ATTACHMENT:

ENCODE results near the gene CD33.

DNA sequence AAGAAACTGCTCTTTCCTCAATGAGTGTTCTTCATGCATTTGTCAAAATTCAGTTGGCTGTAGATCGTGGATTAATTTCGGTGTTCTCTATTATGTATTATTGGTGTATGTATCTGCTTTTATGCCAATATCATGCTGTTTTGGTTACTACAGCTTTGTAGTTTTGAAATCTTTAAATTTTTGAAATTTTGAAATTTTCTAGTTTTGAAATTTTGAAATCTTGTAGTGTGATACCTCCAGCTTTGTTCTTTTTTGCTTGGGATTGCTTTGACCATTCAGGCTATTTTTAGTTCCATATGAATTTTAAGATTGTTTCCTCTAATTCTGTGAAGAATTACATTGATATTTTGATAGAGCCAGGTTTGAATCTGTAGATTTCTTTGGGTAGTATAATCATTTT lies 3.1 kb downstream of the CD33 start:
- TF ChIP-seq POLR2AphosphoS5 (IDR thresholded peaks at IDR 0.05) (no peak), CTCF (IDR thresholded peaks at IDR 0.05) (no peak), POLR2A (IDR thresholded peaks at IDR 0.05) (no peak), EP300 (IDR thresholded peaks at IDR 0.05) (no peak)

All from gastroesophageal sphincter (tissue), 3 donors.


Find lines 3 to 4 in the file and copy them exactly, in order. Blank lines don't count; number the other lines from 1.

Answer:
- TF ChIP-seq POLR2AphosphoS5 (IDR thresholded peaks at IDR 0.05) (no peak), CTCF (IDR thresholded peaks at IDR 0.05) (no peak), POLR2A (IDR thresholded peaks at IDR 0.05) (no peak), EP300 (IDR thresholded peaks at IDR 0.05) (no peak)

All from gastroesophageal sphincter (tissue), 3 donors.